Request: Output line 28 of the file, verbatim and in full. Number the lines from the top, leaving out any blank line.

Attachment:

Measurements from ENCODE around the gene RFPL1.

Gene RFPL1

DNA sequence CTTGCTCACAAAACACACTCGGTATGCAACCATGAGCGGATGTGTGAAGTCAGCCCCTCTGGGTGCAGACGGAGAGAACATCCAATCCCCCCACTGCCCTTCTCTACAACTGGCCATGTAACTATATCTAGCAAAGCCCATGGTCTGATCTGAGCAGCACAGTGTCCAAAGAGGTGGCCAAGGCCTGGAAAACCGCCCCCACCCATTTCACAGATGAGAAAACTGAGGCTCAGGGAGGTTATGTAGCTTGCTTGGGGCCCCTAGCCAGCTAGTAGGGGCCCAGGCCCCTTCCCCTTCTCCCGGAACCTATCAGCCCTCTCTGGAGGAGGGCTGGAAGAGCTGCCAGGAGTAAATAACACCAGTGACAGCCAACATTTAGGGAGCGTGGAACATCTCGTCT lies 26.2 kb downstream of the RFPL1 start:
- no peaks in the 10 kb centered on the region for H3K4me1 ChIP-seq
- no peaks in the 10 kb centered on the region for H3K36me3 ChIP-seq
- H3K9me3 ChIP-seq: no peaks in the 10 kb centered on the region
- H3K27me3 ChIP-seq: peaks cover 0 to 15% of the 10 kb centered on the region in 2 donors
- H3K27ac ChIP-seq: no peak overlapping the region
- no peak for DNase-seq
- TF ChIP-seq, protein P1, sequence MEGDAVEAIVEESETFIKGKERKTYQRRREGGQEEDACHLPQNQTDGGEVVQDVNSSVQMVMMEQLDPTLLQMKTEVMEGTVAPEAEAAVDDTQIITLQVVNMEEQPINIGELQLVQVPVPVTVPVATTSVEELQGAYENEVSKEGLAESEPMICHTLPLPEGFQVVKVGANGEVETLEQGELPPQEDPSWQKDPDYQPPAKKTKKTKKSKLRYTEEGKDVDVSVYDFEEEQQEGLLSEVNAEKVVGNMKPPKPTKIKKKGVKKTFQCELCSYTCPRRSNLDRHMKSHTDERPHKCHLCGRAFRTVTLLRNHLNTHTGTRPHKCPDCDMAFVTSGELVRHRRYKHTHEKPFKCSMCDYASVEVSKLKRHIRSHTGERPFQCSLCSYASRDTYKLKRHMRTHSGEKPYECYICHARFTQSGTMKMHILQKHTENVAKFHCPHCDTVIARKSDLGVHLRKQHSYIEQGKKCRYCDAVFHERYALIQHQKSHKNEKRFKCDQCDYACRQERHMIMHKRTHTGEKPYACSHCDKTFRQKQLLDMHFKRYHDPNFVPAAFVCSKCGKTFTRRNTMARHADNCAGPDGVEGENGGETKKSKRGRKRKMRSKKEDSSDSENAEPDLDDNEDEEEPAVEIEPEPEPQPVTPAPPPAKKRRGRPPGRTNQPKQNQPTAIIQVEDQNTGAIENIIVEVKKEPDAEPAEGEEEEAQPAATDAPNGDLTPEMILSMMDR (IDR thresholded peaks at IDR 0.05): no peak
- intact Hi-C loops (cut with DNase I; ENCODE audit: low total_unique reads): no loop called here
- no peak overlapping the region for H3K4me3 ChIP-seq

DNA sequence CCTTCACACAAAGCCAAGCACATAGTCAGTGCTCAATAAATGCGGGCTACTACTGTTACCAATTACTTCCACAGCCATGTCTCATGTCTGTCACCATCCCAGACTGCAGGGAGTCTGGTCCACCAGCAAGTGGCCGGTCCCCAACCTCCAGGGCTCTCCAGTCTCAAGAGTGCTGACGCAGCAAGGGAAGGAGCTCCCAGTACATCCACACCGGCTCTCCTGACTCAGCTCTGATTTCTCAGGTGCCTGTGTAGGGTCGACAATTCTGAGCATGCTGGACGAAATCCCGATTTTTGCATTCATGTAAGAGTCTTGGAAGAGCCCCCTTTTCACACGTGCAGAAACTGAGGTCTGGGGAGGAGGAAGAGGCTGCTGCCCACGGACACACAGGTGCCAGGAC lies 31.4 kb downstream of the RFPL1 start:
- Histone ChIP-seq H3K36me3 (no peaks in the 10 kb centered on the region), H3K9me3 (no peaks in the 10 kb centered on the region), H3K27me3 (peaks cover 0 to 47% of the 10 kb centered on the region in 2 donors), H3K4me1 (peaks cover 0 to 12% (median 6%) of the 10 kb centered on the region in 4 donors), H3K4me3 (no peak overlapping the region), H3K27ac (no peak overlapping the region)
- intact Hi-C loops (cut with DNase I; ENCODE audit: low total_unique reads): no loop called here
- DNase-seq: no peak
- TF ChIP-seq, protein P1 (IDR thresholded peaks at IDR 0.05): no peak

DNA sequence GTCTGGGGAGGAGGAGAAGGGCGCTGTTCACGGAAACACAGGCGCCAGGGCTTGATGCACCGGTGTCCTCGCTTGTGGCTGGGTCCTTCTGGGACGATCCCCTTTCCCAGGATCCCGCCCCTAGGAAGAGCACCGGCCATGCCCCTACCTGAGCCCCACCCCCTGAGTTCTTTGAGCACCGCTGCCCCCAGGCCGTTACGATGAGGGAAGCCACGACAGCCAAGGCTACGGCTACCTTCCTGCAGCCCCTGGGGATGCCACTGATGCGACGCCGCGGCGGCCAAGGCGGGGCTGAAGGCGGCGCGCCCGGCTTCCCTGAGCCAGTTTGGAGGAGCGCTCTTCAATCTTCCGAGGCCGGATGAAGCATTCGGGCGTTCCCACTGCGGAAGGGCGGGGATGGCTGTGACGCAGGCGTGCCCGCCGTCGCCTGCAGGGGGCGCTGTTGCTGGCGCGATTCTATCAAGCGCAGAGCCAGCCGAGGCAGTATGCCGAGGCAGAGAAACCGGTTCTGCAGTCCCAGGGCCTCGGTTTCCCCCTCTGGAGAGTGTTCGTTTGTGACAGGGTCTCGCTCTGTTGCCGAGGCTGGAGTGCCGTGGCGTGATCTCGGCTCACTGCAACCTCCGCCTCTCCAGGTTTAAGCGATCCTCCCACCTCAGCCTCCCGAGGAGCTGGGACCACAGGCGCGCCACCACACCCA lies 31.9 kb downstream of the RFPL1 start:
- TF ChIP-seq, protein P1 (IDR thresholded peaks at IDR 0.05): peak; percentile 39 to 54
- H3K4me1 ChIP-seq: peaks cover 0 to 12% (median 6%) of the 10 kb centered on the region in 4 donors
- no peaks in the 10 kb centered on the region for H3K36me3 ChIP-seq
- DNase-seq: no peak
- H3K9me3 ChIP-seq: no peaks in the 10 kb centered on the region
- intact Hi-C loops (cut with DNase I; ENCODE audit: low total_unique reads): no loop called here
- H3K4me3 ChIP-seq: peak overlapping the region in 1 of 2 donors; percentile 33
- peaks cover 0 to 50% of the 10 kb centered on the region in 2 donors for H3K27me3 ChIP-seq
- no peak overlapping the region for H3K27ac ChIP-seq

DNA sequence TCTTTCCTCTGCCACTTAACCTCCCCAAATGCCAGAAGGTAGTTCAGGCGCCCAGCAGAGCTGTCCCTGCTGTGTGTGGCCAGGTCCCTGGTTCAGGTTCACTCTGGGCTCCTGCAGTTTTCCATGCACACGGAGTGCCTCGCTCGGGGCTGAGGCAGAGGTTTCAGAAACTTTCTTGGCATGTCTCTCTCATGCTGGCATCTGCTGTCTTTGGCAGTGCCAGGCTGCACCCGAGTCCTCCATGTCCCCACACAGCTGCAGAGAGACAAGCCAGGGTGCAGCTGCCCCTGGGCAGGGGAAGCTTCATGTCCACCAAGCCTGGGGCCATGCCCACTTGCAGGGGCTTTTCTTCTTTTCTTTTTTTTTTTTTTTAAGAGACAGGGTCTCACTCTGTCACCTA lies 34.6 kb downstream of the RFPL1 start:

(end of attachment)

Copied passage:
DNA sequence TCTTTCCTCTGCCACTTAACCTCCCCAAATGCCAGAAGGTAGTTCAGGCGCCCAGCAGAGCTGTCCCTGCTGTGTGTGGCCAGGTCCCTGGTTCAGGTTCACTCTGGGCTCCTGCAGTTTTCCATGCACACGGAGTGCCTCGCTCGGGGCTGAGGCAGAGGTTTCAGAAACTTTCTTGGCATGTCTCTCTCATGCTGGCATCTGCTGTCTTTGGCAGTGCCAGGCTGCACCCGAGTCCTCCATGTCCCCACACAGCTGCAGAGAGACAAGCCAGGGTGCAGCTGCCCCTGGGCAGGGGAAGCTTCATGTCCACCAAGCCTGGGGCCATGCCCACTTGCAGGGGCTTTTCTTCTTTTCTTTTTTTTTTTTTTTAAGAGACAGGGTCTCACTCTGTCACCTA lies 34.6 kb downstream of the RFPL1 start: